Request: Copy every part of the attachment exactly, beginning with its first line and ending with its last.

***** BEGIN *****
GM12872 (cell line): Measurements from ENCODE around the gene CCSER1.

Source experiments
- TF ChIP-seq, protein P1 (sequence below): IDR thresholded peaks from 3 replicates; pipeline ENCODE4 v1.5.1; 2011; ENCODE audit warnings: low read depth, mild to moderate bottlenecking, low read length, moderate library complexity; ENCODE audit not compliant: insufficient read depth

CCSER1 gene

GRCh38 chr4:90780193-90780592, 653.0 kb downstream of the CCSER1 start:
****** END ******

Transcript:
GM12872 (cell line): Measurements from ENCODE around the gene CCSER1.

Source experiments
- TF ChIP-seq, protein P1 (sequence below): IDR thresholded peaks from 3 replicates; pipeline ENCODE4 v1.5.1; 2011; ENCODE audit warnings: low read depth, mild to moderate bottlenecking, low read length, moderate library complexity; ENCODE audit not compliant: insufficient read depth

CCSER1 gene

GRCh38 chr4:90780193-90780592, 653.0 kb downstream of the CCSER1 start: